Wednesday, May 3, 2017

Social Justice Unit

by Shannon McLeod Mound

April is poetry month! I created these lessons for my twelfth grade English students, who attend a technical high school to study auto mechanics, IT, and other career-focused skills. This population is mostly made up of students who say they “hate reading” and are reluctant to write as well. Poetry is not something they’re typically enthusiastic about. I’ve tried to make poetry more relevant to my students by having them research social justice issues that are important to them and make those issues the focus of their original poems. The goal is to introduce poetry with lessons that first expose students to poetry that addresses social issues, then engage students in writing poems that reflect upon their chosen social issues.

Following the Process:

EXPOSURE: Students will define “performance poetry” and “social activism.” Then, they will listen to and read four poems: “Counting Graves” by the Steinmetz High School Slam Poetry Team, “OCD” by Nate Hilborn, “Advice to Rihanna” by Mahogany L. Browne, and “Arroz Poetica” by Arecelis Girmay. After they listen to/read each poem, they will write responses to questions about each poem’s topic, purpose, and success in a graphic organizer. We will discuss each poem and students’ responses as a class. I chose poems that dealt with a mix of both societal and interpersonal issues. Last year, students had mixed reactions, which inspired some interesting dialogue. I saved Girmay’s piece for last because it is the most challenging for students.( They tend to dislike the poems they struggle to understand.)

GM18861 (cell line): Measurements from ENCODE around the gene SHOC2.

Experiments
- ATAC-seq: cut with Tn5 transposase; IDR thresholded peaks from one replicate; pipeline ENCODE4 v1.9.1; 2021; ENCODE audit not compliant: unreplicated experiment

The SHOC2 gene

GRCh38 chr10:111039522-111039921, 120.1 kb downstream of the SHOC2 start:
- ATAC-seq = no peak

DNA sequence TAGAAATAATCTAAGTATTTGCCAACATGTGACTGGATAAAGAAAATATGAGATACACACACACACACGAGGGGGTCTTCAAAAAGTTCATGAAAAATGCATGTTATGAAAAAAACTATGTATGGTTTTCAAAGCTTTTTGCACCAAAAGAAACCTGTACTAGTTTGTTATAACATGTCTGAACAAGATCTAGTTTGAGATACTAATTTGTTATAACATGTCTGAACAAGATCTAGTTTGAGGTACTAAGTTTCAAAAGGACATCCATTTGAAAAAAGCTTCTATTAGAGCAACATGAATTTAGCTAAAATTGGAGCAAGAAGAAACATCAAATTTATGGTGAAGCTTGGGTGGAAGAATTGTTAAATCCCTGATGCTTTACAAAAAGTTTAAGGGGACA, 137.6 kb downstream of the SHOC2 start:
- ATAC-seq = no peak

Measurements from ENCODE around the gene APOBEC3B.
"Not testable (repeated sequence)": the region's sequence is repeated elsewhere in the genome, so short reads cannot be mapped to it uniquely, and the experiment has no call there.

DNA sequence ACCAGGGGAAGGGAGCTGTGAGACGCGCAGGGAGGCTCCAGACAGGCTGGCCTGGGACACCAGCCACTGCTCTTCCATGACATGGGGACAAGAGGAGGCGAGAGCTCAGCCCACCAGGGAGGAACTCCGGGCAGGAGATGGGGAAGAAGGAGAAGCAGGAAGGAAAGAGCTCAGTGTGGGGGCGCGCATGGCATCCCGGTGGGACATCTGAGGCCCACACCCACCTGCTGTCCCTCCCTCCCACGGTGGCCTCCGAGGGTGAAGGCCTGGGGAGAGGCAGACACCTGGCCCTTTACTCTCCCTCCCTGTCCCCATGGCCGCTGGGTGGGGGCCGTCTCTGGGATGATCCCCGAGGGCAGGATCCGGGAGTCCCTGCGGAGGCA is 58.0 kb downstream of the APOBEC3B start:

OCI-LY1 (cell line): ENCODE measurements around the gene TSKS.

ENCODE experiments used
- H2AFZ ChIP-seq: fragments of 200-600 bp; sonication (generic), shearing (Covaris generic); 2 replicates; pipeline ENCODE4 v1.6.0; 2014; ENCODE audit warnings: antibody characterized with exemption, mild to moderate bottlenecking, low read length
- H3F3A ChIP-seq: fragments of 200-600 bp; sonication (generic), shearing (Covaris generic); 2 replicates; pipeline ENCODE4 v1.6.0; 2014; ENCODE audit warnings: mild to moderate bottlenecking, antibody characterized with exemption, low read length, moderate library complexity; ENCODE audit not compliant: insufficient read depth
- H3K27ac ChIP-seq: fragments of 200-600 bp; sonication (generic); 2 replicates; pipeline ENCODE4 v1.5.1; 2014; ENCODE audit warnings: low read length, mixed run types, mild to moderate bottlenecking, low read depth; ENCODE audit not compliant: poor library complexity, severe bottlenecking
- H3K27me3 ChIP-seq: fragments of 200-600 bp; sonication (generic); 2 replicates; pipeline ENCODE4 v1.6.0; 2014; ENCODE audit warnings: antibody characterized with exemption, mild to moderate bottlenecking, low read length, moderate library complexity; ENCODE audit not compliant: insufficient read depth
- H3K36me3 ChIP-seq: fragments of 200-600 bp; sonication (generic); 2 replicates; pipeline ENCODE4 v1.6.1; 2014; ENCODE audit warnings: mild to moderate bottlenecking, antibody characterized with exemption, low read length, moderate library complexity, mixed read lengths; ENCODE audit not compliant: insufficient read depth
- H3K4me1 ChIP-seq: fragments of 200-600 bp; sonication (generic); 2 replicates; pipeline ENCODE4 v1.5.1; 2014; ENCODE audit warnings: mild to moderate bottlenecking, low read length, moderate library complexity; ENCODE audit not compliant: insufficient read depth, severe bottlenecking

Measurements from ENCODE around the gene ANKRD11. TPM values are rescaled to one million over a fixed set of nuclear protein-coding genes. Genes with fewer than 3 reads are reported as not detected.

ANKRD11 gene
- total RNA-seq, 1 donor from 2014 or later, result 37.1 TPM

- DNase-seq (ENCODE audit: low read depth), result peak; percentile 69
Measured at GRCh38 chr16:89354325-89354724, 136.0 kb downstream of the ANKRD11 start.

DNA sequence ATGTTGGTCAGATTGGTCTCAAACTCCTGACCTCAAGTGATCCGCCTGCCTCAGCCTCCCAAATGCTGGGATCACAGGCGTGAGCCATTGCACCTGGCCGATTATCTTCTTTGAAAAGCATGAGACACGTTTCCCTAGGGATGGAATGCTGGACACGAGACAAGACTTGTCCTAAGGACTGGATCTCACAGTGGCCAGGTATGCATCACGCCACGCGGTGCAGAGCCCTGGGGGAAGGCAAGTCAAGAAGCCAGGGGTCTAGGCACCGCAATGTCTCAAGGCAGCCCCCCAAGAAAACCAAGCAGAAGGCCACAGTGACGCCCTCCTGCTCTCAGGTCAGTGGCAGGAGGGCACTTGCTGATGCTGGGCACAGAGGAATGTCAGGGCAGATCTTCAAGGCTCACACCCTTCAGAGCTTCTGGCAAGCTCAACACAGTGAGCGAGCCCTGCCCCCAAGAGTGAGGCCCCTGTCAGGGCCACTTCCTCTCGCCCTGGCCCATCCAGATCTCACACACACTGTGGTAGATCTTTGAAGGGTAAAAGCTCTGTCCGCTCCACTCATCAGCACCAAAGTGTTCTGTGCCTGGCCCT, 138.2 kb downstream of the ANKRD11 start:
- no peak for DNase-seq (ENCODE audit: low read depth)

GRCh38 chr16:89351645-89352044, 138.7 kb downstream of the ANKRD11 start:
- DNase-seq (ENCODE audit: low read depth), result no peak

ENGAGEMENT: students will journal about whether they think writing can promote social justice. Then, they will read “Flint,” a poem about the water crisis by Flint youth poetry group Raise it Up! We discuss the poem, using close-reading strategies. Afterwards, students research social issues of interest and choose an article to read and annotate. This article will provide them with insight and inspiration for their first original poem. A very simple prompt with few stylistic restrictions would not be too intimidating for the class population. Students simply begin with the phrase, “It’s not right…” They can use this phrase for repetition throughout, or simply as a starter for their first line of the poem. For their second original poem, I have students focus on a more personal social issue and write a poem that uses the phrase, “The thing you don’t know about __________.” Prior years I had a few students write poems on police brutality, while another student wrote, “The thing you don’t know about football players.” These prompts allow students to engage in a wide range of topics. With assistance, students revise poems and then they each choose one of their pieces to perform for the class.

Steinmetz High School Slam Poetry Team, “Counting Graves”

Nate Hilborn,

Mahogany L. Browne,
“Advice to Rihanna”

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